On the way down, I moved extremely carefully to avoid twisting my ankle again. Without the heat-generating effort of the climb, I slowly lost feeling in my fingers. My shoulders ached with cold. But I felt as centered as the day prior. The frosted mountains were tinged with pink light, and a vast expanse of now-familiar hills and plains spread out in front of me. It was calming to be in this place in this moment, even with temperatures in the low 20s and a relentless wind pushing against my back. I should have brought a coat.

Just got the second round of shots. Now I feel a bit nauseated and my heart rate has increased, thought that may be because I'm writing about feeling very cold. Anyway, on Saturday temperatures were again in the 60s and I went for a bike ride in shorts, yet still longed for more of that high mountain air. My friends from Fairbanks, Corrine and Eric, arrived in the evening. Since my parking pass was good through Sunday, I suggested a short hike to one of the Brainard Lakes.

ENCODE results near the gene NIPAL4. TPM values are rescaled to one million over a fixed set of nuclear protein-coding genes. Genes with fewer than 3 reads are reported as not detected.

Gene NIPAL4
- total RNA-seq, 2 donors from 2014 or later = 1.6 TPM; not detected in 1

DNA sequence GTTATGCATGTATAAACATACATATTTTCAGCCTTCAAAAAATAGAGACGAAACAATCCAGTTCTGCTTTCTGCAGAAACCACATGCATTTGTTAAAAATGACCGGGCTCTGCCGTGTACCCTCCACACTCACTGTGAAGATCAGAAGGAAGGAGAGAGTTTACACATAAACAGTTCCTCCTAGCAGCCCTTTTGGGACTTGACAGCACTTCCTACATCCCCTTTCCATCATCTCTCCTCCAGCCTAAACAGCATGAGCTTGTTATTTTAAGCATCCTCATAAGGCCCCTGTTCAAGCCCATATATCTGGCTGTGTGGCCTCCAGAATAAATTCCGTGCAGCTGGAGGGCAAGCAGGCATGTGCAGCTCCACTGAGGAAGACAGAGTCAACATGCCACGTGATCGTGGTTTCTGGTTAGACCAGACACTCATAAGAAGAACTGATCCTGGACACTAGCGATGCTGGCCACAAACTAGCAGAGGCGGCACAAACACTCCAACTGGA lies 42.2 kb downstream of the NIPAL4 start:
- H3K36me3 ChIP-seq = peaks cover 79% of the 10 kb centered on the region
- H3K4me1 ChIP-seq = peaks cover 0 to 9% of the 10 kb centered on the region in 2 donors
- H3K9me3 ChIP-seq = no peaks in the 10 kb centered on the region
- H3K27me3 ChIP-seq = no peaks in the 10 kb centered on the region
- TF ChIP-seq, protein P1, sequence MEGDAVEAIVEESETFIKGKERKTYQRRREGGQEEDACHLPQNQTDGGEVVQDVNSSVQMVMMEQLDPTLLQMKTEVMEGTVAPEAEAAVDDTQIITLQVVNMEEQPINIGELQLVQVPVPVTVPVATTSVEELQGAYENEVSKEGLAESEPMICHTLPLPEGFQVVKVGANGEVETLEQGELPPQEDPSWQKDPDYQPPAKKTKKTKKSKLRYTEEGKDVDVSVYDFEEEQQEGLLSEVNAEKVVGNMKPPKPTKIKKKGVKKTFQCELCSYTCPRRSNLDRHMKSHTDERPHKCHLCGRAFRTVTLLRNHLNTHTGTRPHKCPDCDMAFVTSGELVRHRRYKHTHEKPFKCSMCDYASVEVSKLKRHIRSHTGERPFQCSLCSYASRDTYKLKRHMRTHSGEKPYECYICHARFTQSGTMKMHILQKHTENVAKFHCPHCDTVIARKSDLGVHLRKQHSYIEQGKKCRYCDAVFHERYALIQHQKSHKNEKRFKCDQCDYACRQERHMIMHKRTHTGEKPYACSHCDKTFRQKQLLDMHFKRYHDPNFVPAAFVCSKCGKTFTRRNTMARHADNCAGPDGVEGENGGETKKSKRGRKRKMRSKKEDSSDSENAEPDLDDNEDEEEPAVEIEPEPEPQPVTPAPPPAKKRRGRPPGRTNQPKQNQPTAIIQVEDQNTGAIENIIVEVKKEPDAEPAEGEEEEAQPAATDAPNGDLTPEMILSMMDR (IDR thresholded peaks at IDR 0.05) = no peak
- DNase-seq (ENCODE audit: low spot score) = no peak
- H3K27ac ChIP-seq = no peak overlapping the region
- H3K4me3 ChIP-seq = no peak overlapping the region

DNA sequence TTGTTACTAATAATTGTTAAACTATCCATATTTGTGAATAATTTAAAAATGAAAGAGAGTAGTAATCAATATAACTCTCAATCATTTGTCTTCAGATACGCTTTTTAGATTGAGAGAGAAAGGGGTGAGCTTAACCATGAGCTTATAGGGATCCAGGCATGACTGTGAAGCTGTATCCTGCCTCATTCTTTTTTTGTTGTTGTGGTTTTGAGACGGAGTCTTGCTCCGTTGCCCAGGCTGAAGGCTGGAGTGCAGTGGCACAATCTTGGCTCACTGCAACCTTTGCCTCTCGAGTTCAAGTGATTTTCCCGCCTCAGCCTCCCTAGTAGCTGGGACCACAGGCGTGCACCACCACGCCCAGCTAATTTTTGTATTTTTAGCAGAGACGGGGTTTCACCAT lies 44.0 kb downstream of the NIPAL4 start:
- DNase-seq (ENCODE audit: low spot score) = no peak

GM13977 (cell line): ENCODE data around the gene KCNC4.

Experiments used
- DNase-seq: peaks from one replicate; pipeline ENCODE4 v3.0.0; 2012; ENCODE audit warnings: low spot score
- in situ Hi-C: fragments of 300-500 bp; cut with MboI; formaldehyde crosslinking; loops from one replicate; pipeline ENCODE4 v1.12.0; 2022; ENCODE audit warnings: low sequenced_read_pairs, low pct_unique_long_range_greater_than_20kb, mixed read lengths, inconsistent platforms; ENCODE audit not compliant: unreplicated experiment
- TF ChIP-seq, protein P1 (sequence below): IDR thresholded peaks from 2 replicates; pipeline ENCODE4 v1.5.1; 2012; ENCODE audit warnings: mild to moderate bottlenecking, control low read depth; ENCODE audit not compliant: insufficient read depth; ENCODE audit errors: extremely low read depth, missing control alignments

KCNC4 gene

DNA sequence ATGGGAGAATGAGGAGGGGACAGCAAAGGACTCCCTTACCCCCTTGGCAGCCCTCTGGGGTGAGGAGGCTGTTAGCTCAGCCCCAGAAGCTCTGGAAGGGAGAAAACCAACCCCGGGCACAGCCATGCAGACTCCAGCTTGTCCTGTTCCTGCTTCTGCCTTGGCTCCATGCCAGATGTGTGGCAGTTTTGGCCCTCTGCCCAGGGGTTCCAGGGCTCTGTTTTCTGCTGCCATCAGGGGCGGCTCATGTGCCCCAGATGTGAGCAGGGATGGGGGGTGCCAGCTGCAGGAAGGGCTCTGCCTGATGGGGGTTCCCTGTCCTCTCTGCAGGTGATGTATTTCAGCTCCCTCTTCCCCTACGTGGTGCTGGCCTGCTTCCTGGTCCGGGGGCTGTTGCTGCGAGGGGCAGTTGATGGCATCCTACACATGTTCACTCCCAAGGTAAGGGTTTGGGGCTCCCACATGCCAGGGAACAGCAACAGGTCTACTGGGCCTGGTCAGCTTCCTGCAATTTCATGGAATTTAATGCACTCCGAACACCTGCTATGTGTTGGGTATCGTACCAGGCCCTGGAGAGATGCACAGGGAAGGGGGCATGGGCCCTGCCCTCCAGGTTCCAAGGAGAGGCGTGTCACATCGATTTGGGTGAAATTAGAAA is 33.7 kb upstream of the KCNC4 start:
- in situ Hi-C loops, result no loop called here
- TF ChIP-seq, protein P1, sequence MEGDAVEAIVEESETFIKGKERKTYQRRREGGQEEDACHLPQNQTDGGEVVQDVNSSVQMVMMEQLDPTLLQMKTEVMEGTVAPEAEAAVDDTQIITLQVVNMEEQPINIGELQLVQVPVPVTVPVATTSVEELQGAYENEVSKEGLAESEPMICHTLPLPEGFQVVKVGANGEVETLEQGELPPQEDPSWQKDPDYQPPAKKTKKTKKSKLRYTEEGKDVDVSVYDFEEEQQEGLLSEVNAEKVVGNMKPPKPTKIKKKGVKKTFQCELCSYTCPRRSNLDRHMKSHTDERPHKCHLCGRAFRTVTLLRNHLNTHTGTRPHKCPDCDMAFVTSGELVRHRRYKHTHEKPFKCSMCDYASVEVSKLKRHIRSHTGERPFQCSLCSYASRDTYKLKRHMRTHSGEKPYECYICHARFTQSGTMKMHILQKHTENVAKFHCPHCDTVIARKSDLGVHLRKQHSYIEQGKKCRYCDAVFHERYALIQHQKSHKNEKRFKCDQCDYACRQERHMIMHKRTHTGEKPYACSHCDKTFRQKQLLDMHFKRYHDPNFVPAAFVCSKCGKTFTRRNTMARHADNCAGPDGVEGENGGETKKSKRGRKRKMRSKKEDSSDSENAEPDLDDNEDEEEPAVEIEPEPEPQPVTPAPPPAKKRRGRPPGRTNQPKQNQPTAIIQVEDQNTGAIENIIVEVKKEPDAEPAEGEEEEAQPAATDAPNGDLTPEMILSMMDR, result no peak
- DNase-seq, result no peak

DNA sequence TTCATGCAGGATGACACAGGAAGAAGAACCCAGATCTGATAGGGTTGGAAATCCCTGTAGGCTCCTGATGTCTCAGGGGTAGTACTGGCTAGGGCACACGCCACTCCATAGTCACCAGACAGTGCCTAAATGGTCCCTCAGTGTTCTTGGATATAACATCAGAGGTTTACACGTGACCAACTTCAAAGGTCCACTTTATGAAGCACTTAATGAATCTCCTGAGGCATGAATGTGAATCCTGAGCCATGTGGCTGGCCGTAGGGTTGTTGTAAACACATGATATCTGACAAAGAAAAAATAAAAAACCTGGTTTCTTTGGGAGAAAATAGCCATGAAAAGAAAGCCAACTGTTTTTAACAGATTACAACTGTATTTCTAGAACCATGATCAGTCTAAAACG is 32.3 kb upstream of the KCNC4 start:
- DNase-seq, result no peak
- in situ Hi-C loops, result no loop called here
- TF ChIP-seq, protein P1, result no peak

"Probably just four miles or so," I promised my Alaskan friends — who live at 1,000 feet. "We can take it slow."

We got a late start Sunday morning and traffic was heavy on the highway. This and the nice weather caused us to shy away from Brainard Lakes — one of the most popular trailheads in the area — because we feared crowds. Instead we veered toward Eldora, where we still had to park in town, a mile from the trailhead. I told Corrine and Eric about this fantastic run I did here in June, the "High Lonesome Loop."

"We should hike to King Lake," I suggested, knowing it would be 12 miles round trip. "It will be longish, but worth it."